When the congregation gave a rousing declaration of allegiance to the new King, I felt no inclination to join in and nor, it seemed, did anybody else.
Later, thinking about this, I asked one of the production assistants – young, intelligent, well-informed and English – what she made of the solemn events we had just witnessed. She raised her eyebrows in amusement at my seriousness: ‘Well it’s all a load of old mumbo-jumbo, isn’t it?’ It wasn’t the moment to launch into a detailed defence of the principles of constitutional monarchy, the central importance of the Church of England or even the beauty of the language, the perfection of the music, the talent of the choirs, the magnificence of the architecture or the glitteriness of the King’s golden supertunica. She was busy and I was tired, damp and strangely depressed. It wasn’t the normal euphoric decompression that follows a big event. This darkening mood came from somewhere very deep.
Out in the street, the rain was turning a long day’s worth of horse manure into a malodorous slurry. Around the Abbey the streets recently teeming with VIPs and functionaries were lapsing into empty, drizzly gloom. From the Royal parks, the crowds were already streaming away in search of buses and Tubes and a proper cup of reviving tea.
Yet, it was enough. Royalty is theatre after all and here the extras had come in numbers that filled the Mall. No wonder the main players looked content as they waved from the balcony. After decades when it was rumoured this day might never arrive for the controversial couple now waving so regally down at us from the Palace balcony, behold, here at last it had come to pass.
So why was I feeling physically present among the celebrations but somewhere else entirely in my thoughts? Offhand, I could think of quite a few reasons. The Queen’s funeral was still so fresh in my mind, these familiar streets and buildings reminded me of it everywhere I looked.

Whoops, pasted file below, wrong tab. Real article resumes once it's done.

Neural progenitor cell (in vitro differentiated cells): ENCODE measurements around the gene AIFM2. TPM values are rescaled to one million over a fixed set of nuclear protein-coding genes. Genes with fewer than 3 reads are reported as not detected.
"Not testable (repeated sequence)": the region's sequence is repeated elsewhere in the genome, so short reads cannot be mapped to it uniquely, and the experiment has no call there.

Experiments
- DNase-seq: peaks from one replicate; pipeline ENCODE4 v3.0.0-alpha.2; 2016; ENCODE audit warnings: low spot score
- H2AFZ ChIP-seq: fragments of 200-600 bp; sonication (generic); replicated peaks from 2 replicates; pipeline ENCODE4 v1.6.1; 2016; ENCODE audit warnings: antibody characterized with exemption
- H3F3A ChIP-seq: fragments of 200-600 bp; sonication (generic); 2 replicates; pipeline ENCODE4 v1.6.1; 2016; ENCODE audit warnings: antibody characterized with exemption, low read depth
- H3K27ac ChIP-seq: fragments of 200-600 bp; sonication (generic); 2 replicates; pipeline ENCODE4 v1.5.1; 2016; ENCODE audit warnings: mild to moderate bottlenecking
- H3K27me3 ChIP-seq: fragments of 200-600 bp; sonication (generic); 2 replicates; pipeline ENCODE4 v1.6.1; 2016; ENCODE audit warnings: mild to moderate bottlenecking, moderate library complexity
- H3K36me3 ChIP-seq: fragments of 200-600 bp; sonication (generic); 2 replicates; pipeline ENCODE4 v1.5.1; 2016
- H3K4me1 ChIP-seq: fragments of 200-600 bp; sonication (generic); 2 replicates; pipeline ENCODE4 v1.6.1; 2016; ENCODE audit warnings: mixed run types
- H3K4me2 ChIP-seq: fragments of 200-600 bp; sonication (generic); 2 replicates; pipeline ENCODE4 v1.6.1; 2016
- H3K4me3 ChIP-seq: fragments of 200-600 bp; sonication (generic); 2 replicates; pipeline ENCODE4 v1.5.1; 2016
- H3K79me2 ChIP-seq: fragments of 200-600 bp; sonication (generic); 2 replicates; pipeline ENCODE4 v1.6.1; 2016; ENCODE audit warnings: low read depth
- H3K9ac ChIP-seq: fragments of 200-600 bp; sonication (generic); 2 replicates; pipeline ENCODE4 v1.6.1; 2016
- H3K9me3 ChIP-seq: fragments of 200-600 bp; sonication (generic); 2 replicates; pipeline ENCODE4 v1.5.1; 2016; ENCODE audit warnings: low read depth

Thinking back a little further, it was in this very place that the world and I said goodbye to Princess Diana, a figure who had been too big a presence in my life to just fade away. Her memory alone might curb any urge I felt to wave a flag and sing God Save the King.
Officially, the Royal slate was being wiped clean. However scarlet the sins of the past, from today they were white as the driven snow. Could it really be that simple?
The touching floral tribute from her sons featured a card which simply said ‘Mummy’
Tributes left on the gates outside Kensington Palace, London, the former home of Diana, on the 25th anniversary of her death
The late Queen Elizabeth viewing the thousands of flowers and tributes left outside Kensington Palace in memory of Diana
Perhaps the production assistant had a point. As a specialist in Royal affairs, she must have been aware the Palace’s relationship with the media sometimes strayed from the whole truth. How did all the dress-up in the Abbey draw a neat line under that?
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As Prince of Wales, Charles used to believe the past was important:
‘We can only live in the future by recalling and re-examining the past. To do so otherwise is hardly sensible or responsible.’
There’s a lot of past to recall from just the last few decades of Royal history, although you won’t find much enthusiasm in Buckingham Palace for us to re-examine it. For obvious reasons.
But let’s be generous. Despite the pain we still feel from his mother’s death, despite the divisions of our country and world, despite even the current splits in the Royal Family, the new reign is an opportunity for fresh starts and the binding up of old wounds. It was the King himself who wrote: ‘As I have grown older I have gradually come to realize that my entire life so far has been motivated by a desire to heal.’
Let’s hope that motivation still burns brightly in our new sovereign. That’s probably how we should best measure his progress – by the standards he has set himself.
So where does that leave cash for honours? We have been assured by a trusted friend of the King that it was ‘extraordinarily unlikely’ that His Majesty knew of the inducements offered to Mr Mahfouz.
Yet questions linger. Was this an isolated case, or was it the product of a Palace culture in which courtiers knew when to look away?
Before healing there must surely be cleansing.
Then, perhaps, throughout his dominions, gratitude and even devotion will follow; and the woods and ghosts sleep peacefully at the Castle of Mey.
- Patrick Jephson was equerry and private secretary to HRH The Princess of Wales 1988-96.